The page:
The past few weeks there have been talks of a new kind of farming in Iceland, one that locals are completely unaccustomed to, namely Rabbit farming. The rabbit is either something a magician pulls out of a hat or a beloved pet in the mind of most Icelanders, or at least the cute but surprisingly enduring feral newcomers in Öskjuhlíð, the hill in the middle of Reykjavík.
But they might soon be on the dinner plates.
In the 1940s and 1950s rabbit meat was as common in Europe for dinner as chicken is today, and its still on the menu on the mainland but never quite reached Iceland. Birgit Kositzke, a German entrepreneur has brought small scale rabbit farming to the island, founded a rabbit farm, Kanina ehf., and with the help of Karolina fund, its seeing its first batch of meet and skin production.
Her farm is at Syðri Kárastaðir, close to Hvammstangi in the western part of Iceland. Kositzke maintains that the rabbits are humanly treated, she wants to keep the farming on a small scale, the rabbits have space to move around, clean cages and feel safe to raise their young on a healthy diet of barley and hey. She grew up with rabbits and is concerned for the welfare of her bunnies and she also emphasizes that the whole animal is utilized, the skin is processed into fur in a tannery in Sauðárkrókur in the north.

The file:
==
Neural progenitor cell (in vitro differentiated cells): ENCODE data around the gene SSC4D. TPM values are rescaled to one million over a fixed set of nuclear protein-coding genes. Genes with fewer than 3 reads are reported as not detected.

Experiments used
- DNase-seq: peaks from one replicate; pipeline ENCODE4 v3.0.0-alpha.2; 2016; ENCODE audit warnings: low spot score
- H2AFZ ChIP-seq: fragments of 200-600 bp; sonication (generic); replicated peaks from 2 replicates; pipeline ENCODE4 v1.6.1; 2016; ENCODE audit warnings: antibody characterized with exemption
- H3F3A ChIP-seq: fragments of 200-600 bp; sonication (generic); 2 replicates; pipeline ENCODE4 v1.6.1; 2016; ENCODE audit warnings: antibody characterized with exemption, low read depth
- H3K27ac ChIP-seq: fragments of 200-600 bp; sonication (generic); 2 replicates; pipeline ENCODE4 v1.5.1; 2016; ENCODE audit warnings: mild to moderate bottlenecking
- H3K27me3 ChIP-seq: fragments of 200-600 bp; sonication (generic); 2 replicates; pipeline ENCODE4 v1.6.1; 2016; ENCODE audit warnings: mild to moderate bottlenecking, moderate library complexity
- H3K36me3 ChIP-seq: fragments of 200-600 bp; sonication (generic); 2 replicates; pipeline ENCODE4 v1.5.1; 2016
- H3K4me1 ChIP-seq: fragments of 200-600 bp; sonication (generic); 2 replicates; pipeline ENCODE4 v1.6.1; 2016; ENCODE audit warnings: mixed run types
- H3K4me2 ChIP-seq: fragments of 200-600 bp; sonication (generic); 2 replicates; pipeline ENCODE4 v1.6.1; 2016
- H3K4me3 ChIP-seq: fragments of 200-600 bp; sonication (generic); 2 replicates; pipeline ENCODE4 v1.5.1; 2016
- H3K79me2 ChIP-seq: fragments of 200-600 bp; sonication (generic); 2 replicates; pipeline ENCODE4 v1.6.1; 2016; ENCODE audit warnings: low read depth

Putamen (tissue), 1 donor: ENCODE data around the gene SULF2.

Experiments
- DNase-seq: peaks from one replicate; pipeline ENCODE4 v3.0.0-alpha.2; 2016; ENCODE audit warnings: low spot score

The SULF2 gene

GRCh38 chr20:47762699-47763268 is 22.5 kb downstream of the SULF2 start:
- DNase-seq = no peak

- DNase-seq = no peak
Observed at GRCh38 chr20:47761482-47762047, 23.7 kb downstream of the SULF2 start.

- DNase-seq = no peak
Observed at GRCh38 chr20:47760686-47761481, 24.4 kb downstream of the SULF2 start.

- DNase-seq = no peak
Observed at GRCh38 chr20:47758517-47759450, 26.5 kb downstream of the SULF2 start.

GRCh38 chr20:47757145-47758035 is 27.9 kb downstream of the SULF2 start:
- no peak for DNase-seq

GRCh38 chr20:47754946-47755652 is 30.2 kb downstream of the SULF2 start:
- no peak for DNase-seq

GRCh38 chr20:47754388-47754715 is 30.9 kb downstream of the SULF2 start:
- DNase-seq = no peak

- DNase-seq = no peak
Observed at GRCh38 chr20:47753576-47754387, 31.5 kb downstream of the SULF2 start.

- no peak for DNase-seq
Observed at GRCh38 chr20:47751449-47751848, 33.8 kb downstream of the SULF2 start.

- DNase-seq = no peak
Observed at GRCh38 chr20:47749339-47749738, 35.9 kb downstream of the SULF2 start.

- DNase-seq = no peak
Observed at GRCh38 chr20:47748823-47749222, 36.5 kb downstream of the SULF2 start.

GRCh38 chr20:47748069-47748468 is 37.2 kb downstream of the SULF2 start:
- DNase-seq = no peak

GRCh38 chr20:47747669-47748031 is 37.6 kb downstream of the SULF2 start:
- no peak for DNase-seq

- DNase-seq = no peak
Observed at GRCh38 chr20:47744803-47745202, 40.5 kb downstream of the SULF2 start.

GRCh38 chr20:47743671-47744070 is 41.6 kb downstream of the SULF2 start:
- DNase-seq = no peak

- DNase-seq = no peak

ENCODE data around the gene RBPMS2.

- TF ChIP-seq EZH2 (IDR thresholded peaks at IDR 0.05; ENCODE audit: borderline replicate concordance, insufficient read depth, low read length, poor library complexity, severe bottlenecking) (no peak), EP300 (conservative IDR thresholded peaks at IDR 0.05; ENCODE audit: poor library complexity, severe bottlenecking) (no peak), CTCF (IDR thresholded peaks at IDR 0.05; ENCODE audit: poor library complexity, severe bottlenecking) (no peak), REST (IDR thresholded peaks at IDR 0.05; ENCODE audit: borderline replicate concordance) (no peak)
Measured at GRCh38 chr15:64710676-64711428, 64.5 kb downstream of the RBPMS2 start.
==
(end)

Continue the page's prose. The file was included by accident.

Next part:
Rabbit farming is receiving mixed receptions, some are deterred by the novelty but others are curious and there have been more positive reactions negative. The kick starter has seen 161% funding, raising just under five thousand euros.
Meat and other products are now for sale in a few selected places, the big food marked, held periodically at Harpa Concert Hall in Reykjavík, Matarmarkaður Búrsins and in the special food store Matarbúrið in Reykjavik.
We might soon see rabbit on the menu in Icelandic restaurants.